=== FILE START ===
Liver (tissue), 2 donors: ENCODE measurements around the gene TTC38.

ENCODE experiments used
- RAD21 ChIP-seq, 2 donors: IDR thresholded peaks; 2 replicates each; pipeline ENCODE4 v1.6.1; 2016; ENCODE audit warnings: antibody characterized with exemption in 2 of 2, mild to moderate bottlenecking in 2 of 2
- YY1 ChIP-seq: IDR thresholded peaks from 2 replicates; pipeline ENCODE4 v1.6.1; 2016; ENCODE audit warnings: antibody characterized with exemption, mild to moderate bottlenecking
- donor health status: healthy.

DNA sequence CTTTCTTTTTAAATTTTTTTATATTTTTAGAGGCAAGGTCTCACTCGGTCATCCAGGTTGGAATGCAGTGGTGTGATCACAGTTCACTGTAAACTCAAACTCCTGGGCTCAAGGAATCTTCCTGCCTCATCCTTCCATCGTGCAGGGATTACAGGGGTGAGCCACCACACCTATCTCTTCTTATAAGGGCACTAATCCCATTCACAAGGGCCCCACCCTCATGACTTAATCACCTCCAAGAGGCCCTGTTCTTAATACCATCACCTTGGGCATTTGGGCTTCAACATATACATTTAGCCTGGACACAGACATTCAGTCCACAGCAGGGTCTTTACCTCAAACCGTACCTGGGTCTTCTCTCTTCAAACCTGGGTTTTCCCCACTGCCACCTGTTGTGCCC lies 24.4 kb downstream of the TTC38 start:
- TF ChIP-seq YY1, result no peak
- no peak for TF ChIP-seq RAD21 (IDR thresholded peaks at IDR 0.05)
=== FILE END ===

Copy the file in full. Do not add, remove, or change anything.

Liver (tissue), 2 donors: ENCODE measurements around the gene TTC38.

ENCODE experiments used
- RAD21 ChIP-seq, 2 donors: IDR thresholded peaks; 2 replicates each; pipeline ENCODE4 v1.6.1; 2016; ENCODE audit warnings: antibody characterized with exemption in 2 of 2, mild to moderate bottlenecking in 2 of 2
- YY1 ChIP-seq: IDR thresholded peaks from 2 replicates; pipeline ENCODE4 v1.6.1; 2016; ENCODE audit warnings: antibody characterized with exemption, mild to moderate bottlenecking
- donor health status: healthy.

DNA sequence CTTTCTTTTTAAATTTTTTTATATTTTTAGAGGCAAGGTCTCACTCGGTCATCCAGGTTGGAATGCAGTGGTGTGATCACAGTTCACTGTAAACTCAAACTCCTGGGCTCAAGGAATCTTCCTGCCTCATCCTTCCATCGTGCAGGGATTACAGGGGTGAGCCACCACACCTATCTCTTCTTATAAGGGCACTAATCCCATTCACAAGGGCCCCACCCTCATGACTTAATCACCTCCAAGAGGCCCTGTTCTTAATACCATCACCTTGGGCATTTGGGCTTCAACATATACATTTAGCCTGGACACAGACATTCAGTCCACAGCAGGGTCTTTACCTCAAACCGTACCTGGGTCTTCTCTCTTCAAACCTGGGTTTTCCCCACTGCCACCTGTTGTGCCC lies 24.4 kb downstream of the TTC38 start:
- TF ChIP-seq YY1, result no peak
- no peak for TF ChIP-seq RAD21 (IDR thresholded peaks at IDR 0.05)